I’ve seen and heard many people ask the question: what is the difference between young adult and new adult novels? A very understandable question since there are many aspects and topics addressed in the two genres that overlap. So, since I write and read both genres, I thought I write a post that explains the comparison based on my research and experience.
The term “new adult” was first introduced in 2009 by St. Martin’s Press to describe a new genre that bridges the gap between young adult (13 to 18 years of age) and adult audiences. I’ve also seen new adult be referred to as coming-of-age, though coming-of-age actually refers to young adult fiction. The confusion mostly likely stems from modern legal conventions. Especially when the age group portrayed in the new adult genre general ranges between 18 and 25.
Characters of new adult are generally exposed to new situations and challenges, such as the coming-of-age experience, mental health, abuse, politics, social issues, sex and sexuality, emotional growth, and relationships. Topics we often see in both young adult and adult fiction. The difference is the perspective the novel reflects—a mid-range between being a teen and a full adult. For example, unlike the teen characters portrayed in young adult, a new adult character is no longer experiencing the high school lifestyle nor are dependent on their parents. Yet, on the other hand, unlike an established adult character, the new adult character is at the point of their life where they are just being thrust into the responsibilities of adulthood. Common events—especially within contemporary new adult fiction—include leaving home, first job, college life, or a journey of self-discovery.
I also noticed many readers perceive new adult to be purely contemporary romance. Truth is, new adult fiction can be combined with all genres and subgenres, including science fiction, urban fiction, horror, paranormal, dystopia, historical, etc. It is also true new adult can contain mature content, since the age range is 18 years and older. However, in my personal opinion, how much mature content is up to the discretion of the author. Just as there is clean romance and steamy romance.
If I was going to categorize the first “new adult” novel I had ever read, it would be the Tempest by Julie Cross. However, this novel is considered young adult and shelved as such—which, to me, makes the novel feel very out of place. So, why do they categorize this novel as young adult? Because, Even though there are plenty new adult novels or novels that should be categorized in this genre (both published traditionally and indie) to justify the category, book sellers don’t recognize the new adult genre. When I’m categorizing my novels, I have to decide between categorizing the novel as young adult or adult. This causes major issues such as the new adult novel is not reaching their target audience or a mature new adult novel being read by a younger age group than the novel is intended for. Neither situation is good for the author or the reader. But until book sellers and companies embrace the new genre—as they eventually did with young adult after it first emerged back in the 1950’s—these will continue to be challenges new adult authors and publishers will have to face.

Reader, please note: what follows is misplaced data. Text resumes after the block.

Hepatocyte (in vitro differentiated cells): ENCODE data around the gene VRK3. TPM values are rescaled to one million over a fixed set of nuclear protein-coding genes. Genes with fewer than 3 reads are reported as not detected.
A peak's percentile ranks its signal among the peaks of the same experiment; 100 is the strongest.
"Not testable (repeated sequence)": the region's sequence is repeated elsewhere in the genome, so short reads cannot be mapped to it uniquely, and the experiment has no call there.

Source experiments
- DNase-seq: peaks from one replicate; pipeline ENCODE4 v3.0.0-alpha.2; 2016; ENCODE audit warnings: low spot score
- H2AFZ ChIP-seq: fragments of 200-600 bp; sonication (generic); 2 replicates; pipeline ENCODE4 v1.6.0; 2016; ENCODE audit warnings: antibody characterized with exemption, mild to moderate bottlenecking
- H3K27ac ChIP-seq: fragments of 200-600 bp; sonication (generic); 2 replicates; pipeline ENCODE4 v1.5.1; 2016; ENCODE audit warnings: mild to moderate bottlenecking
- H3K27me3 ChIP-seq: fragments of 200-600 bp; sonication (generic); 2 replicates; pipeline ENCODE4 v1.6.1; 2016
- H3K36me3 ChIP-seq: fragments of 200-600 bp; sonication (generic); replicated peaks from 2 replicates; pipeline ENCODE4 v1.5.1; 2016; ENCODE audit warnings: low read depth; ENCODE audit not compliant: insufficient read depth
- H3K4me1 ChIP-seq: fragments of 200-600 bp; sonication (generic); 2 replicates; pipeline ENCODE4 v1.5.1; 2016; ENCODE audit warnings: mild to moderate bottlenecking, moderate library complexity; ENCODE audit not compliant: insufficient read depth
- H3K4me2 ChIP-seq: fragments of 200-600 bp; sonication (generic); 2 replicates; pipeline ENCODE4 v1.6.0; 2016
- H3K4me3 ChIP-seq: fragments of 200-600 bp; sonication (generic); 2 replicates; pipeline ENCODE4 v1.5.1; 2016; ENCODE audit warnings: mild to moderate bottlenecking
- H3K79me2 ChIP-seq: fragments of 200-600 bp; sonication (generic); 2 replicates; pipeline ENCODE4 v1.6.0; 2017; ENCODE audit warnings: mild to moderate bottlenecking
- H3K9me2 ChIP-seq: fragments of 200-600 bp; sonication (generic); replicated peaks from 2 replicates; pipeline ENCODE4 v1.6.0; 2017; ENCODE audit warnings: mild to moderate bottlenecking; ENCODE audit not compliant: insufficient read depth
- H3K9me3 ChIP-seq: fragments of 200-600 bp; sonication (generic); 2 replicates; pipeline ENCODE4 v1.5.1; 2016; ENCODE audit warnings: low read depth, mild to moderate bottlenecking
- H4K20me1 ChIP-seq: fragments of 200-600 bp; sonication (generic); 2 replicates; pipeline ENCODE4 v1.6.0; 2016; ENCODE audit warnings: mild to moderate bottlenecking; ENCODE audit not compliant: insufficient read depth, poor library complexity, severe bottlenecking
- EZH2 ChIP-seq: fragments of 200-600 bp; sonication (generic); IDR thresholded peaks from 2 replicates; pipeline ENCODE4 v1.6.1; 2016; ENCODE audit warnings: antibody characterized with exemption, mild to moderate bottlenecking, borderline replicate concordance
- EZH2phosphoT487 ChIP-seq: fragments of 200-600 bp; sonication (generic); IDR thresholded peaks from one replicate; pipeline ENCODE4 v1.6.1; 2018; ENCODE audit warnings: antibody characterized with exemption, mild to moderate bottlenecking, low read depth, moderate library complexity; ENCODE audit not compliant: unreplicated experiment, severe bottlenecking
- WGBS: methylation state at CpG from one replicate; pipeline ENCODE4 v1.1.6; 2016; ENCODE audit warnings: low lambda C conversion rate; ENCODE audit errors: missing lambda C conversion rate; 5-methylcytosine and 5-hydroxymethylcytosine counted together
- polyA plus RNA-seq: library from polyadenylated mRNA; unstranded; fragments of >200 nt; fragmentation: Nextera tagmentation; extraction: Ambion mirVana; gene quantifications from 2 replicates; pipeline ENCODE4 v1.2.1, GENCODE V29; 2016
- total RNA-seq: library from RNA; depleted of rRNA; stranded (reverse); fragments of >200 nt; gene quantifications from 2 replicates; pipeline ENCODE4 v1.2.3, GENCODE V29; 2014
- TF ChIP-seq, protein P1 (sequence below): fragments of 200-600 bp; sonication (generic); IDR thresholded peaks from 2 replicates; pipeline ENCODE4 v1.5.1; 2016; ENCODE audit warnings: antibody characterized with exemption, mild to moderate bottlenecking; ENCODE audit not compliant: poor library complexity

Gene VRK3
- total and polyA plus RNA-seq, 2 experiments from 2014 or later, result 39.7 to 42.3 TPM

Personally, I enjoy new adult novels. I have found the older perspective more relatable in the past five years than many of the perspectives other authors portray in their young adult fiction. Also, in writing new adult, I feel I can challenge my characters even more, push them further, and give them more challenges with less limitations. Just remember: though new adult is still new territory in the reading and publishing world, it’s territory worth charting—whether you are a reader or a writer.
If you haven’t given new adult a try, here are a few of my favorite:
- Astarte’s Wrath by Trisha Wolfe
- Of Silver and Beasts by Trisha Wolfe
- Campus Crush by Ashelyn Drake
- Hunting by S.M. Hineline
- Heartbeat by Faith Sullivan
- The Darkest Part by Trisha Wolfe
- The Thirteenth Chime by Emma Michaels
- Wikipedia. (Unknown) New Adult Fiction. https://en.wikipedia.org/wiki/New_adult_fiction
- Wikipedia. (Unknown) Young Adult Fiction. https://en.wikipedia.org/wiki/Young_adult_fiction
- Goodreads. (Unknown) New Adult Books. https://www.goodreads.com/genres/new-adult
- Goodreads. (Unknown) Young Adult Books. https://www.goodreads.com/genres/young-adult
- Kristen Kieffer. (2017) What is New Adult Fiction? http://www.well-storied.com/blog/what-is-new-adult-fiction